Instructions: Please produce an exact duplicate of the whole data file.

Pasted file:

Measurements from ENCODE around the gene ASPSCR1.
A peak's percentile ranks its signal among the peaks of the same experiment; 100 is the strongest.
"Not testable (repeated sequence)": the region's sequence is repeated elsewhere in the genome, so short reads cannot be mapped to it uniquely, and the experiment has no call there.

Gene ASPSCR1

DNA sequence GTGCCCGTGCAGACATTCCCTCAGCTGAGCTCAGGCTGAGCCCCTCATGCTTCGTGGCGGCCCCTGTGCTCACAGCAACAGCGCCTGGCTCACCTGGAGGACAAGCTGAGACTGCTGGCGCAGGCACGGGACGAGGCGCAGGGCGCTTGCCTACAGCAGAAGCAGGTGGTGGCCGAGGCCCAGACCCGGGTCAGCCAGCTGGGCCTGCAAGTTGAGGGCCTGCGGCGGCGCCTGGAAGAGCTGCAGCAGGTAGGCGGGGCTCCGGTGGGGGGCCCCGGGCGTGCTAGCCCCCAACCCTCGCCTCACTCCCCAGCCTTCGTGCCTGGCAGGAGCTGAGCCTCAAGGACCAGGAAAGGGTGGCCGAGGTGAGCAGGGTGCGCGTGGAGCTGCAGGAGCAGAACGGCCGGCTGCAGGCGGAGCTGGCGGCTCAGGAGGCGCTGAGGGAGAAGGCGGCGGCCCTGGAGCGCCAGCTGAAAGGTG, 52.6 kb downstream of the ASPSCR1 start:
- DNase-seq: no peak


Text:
Measurements from ENCODE around the gene ASPSCR1.
A peak's percentile ranks its signal among the peaks of the same experiment; 100 is the strongest.
"Not testable (repeated sequence)": the region's sequence is repeated elsewhere in the genome, so short reads cannot be mapped to it uniquely, and the experiment has no call there.

Gene ASPSCR1

DNA sequence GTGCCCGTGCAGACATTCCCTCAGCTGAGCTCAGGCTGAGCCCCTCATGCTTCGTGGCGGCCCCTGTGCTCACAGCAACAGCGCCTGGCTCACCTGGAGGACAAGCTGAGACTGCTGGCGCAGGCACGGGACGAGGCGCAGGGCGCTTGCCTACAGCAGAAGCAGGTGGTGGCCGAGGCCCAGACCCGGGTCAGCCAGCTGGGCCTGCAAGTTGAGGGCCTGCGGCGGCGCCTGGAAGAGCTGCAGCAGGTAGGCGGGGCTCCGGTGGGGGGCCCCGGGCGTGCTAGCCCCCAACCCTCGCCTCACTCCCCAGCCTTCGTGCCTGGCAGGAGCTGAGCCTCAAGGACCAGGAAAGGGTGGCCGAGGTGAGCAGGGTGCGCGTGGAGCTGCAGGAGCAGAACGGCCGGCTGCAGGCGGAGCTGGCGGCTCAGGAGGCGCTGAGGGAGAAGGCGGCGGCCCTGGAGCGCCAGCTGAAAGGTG, 52.6 kb downstream of the ASPSCR1 start:
- DNase-seq: no peak